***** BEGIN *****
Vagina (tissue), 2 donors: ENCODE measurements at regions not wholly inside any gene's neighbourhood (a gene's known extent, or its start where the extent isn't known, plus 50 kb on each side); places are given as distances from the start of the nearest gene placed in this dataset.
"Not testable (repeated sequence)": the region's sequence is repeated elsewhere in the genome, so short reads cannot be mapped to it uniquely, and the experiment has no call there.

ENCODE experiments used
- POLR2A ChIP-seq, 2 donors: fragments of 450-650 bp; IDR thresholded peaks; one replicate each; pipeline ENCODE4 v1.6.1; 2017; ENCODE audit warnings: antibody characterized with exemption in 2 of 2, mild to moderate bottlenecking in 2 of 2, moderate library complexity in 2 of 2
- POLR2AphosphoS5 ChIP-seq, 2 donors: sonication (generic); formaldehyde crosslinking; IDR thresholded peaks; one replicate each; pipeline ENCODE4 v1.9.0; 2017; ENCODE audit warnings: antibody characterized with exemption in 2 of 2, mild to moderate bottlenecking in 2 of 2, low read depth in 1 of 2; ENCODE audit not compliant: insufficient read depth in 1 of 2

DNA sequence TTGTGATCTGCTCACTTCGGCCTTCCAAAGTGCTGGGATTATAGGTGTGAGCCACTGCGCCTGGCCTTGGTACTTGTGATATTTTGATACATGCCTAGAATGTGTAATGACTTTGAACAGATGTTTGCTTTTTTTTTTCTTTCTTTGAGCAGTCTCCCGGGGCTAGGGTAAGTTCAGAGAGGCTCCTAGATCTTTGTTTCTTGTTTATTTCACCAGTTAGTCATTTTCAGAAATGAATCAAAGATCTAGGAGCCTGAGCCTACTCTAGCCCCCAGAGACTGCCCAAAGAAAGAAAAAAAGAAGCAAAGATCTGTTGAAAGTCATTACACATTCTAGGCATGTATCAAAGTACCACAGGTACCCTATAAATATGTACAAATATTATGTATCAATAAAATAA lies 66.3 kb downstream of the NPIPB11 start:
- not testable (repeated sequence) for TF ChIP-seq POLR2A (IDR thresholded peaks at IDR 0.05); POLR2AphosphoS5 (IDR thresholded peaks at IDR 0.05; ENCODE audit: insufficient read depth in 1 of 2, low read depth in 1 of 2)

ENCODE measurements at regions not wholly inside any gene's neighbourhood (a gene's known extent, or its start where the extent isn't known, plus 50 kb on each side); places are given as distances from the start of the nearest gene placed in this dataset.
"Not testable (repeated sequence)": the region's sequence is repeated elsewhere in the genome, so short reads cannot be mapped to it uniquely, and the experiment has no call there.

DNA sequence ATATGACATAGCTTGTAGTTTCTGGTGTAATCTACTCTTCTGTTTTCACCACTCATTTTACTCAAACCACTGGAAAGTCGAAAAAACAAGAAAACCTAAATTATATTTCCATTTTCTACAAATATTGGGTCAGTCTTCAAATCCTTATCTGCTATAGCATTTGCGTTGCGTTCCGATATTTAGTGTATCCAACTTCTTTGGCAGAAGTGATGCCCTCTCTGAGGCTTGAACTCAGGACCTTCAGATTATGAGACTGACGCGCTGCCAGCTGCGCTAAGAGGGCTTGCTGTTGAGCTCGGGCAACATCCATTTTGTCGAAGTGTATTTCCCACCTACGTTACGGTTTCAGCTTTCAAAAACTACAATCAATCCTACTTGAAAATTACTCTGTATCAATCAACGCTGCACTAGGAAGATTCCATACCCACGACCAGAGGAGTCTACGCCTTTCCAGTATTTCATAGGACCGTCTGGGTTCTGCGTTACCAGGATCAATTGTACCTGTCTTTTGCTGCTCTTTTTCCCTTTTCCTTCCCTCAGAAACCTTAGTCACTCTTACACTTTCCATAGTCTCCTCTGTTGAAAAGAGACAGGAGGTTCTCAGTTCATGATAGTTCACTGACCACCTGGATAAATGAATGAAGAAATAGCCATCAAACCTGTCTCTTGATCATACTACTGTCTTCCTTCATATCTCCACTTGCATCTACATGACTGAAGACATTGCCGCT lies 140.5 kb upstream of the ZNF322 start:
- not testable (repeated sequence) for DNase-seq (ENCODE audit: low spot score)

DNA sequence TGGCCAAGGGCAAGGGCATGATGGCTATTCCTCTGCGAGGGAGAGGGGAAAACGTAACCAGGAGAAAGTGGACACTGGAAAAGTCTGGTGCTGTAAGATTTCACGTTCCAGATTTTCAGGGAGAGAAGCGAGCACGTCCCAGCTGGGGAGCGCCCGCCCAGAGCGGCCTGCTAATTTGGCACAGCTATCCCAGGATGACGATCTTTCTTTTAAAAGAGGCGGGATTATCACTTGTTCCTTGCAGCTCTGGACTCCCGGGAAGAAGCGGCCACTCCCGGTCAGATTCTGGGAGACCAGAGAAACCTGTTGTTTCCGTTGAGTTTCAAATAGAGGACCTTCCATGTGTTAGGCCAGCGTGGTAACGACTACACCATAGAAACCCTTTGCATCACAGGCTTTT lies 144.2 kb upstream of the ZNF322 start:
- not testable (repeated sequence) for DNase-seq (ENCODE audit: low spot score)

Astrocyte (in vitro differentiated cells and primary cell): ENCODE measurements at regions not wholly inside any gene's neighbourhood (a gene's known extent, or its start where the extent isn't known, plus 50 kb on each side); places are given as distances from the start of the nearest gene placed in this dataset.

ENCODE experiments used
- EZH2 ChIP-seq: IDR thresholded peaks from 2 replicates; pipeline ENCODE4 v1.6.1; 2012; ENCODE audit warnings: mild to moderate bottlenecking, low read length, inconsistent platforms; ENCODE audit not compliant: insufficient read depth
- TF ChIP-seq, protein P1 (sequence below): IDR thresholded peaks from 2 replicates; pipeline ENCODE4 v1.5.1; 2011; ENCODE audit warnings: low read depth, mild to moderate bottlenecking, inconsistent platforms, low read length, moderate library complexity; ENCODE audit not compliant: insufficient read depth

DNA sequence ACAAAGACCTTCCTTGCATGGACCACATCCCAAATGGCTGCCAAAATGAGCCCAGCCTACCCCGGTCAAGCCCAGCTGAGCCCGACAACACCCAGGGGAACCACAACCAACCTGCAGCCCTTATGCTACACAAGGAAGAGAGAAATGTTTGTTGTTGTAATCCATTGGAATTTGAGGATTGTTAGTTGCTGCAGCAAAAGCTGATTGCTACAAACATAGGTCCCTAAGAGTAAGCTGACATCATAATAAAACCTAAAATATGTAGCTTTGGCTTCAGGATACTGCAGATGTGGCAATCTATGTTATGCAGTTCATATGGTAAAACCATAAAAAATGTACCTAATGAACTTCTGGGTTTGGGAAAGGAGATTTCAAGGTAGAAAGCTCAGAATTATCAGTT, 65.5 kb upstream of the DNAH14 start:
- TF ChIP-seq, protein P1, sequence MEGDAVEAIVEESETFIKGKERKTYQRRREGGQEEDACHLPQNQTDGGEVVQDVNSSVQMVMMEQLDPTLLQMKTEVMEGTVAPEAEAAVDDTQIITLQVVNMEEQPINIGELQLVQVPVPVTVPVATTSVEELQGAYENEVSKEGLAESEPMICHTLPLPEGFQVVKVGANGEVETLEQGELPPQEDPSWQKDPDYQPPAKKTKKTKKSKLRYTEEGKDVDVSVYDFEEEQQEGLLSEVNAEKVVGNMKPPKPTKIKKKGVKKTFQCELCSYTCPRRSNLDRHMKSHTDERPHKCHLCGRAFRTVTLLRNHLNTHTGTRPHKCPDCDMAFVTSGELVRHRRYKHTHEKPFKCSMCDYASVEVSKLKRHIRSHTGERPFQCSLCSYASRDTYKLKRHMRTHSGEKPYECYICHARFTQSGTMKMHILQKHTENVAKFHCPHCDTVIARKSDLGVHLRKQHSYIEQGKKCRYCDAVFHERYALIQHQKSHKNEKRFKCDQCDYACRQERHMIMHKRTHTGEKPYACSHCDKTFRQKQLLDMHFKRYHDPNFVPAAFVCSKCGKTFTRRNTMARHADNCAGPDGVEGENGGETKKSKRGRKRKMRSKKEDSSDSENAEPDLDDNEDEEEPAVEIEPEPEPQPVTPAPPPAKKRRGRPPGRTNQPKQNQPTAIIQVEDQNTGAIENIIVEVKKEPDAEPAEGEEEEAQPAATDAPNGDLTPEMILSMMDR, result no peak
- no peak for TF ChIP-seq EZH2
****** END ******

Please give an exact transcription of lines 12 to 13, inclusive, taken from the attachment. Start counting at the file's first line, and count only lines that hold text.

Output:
DNA sequence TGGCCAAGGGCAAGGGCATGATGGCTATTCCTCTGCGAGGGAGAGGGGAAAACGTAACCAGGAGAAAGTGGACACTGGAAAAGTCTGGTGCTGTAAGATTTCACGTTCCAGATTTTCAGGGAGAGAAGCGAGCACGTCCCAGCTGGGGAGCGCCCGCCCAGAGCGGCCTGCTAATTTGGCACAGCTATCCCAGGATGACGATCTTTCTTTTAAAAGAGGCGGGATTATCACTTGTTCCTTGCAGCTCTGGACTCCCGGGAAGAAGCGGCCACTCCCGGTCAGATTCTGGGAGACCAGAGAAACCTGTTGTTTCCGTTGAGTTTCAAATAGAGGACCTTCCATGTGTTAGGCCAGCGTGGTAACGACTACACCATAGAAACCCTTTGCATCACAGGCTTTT lies 144.2 kb upstream of the ZNF322 start:
- not testable (repeated sequence) for DNase-seq (ENCODE audit: low spot score)